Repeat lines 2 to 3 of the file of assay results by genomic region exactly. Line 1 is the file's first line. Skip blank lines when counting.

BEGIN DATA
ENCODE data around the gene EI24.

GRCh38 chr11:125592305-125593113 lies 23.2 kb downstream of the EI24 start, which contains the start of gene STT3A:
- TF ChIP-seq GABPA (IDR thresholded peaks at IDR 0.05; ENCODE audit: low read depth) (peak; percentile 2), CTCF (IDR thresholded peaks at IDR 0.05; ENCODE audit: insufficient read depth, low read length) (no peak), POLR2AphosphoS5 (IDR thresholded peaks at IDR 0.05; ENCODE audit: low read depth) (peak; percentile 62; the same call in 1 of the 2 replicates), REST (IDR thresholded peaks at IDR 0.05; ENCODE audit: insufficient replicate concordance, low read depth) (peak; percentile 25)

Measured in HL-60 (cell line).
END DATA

GRCh38 chr11:125592305-125593113 lies 23.2 kb downstream of the EI24 start, which contains the start of gene STT3A:
- TF ChIP-seq GABPA (IDR thresholded peaks at IDR 0.05; ENCODE audit: low read depth) (peak; percentile 2), CTCF (IDR thresholded peaks at IDR 0.05; ENCODE audit: insufficient read depth, low read length) (no peak), POLR2AphosphoS5 (IDR thresholded peaks at IDR 0.05; ENCODE audit: low read depth) (peak; percentile 62; the same call in 1 of the 2 replicates), REST (IDR thresholded peaks at IDR 0.05; ENCODE audit: insufficient replicate concordance, low read depth) (peak; percentile 25)